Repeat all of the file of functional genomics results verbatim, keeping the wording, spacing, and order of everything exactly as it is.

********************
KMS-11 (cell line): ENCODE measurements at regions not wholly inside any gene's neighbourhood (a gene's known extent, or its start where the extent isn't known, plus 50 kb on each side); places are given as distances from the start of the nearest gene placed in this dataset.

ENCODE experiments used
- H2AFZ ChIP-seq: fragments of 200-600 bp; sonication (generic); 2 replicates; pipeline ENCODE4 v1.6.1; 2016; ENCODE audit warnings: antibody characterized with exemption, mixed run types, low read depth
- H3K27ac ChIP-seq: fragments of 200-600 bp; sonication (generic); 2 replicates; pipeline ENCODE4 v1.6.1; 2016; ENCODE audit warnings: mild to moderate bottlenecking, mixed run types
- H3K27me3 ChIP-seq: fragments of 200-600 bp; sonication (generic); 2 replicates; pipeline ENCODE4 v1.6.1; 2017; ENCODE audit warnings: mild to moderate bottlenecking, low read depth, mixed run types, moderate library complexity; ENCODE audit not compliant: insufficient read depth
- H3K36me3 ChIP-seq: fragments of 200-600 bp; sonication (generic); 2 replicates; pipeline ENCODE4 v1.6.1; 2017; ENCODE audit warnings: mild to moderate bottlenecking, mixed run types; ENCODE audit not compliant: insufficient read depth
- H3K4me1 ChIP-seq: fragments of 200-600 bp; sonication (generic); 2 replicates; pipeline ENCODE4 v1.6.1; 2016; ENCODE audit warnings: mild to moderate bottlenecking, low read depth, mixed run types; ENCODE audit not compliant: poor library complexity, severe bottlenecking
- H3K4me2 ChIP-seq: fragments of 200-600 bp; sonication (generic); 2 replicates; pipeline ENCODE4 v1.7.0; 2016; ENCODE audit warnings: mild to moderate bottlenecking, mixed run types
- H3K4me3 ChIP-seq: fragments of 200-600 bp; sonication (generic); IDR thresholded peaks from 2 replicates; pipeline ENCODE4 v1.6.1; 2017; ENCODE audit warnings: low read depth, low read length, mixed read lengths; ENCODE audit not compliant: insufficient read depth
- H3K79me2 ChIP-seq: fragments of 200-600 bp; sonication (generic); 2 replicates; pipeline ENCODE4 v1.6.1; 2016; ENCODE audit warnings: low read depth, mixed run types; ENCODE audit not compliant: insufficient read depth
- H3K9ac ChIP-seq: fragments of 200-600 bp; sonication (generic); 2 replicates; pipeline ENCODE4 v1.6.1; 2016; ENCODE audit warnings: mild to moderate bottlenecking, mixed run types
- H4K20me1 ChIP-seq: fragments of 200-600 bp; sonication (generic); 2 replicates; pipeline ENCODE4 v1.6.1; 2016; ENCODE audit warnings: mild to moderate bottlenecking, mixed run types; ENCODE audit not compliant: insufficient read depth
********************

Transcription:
KMS-11 (cell line): ENCODE measurements at regions not wholly inside any gene's neighbourhood (a gene's known extent, or its start where the extent isn't known, plus 50 kb on each side); places are given as distances from the start of the nearest gene placed in this dataset.

ENCODE experiments used
- H2AFZ ChIP-seq: fragments of 200-600 bp; sonication (generic); 2 replicates; pipeline ENCODE4 v1.6.1; 2016; ENCODE audit warnings: antibody characterized with exemption, mixed run types, low read depth
- H3K27ac ChIP-seq: fragments of 200-600 bp; sonication (generic); 2 replicates; pipeline ENCODE4 v1.6.1; 2016; ENCODE audit warnings: mild to moderate bottlenecking, mixed run types
- H3K27me3 ChIP-seq: fragments of 200-600 bp; sonication (generic); 2 replicates; pipeline ENCODE4 v1.6.1; 2017; ENCODE audit warnings: mild to moderate bottlenecking, low read depth, mixed run types, moderate library complexity; ENCODE audit not compliant: insufficient read depth
- H3K36me3 ChIP-seq: fragments of 200-600 bp; sonication (generic); 2 replicates; pipeline ENCODE4 v1.6.1; 2017; ENCODE audit warnings: mild to moderate bottlenecking, mixed run types; ENCODE audit not compliant: insufficient read depth
- H3K4me1 ChIP-seq: fragments of 200-600 bp; sonication (generic); 2 replicates; pipeline ENCODE4 v1.6.1; 2016; ENCODE audit warnings: mild to moderate bottlenecking, low read depth, mixed run types; ENCODE audit not compliant: poor library complexity, severe bottlenecking
- H3K4me2 ChIP-seq: fragments of 200-600 bp; sonication (generic); 2 replicates; pipeline ENCODE4 v1.7.0; 2016; ENCODE audit warnings: mild to moderate bottlenecking, mixed run types
- H3K4me3 ChIP-seq: fragments of 200-600 bp; sonication (generic); IDR thresholded peaks from 2 replicates; pipeline ENCODE4 v1.6.1; 2017; ENCODE audit warnings: low read depth, low read length, mixed read lengths; ENCODE audit not compliant: insufficient read depth
- H3K79me2 ChIP-seq: fragments of 200-600 bp; sonication (generic); 2 replicates; pipeline ENCODE4 v1.6.1; 2016; ENCODE audit warnings: low read depth, mixed run types; ENCODE audit not compliant: insufficient read depth
- H3K9ac ChIP-seq: fragments of 200-600 bp; sonication (generic); 2 replicates; pipeline ENCODE4 v1.6.1; 2016; ENCODE audit warnings: mild to moderate bottlenecking, mixed run types
- H4K20me1 ChIP-seq: fragments of 200-600 bp; sonication (generic); 2 replicates; pipeline ENCODE4 v1.6.1; 2016; ENCODE audit warnings: mild to moderate bottlenecking, mixed run types; ENCODE audit not compliant: insufficient read depth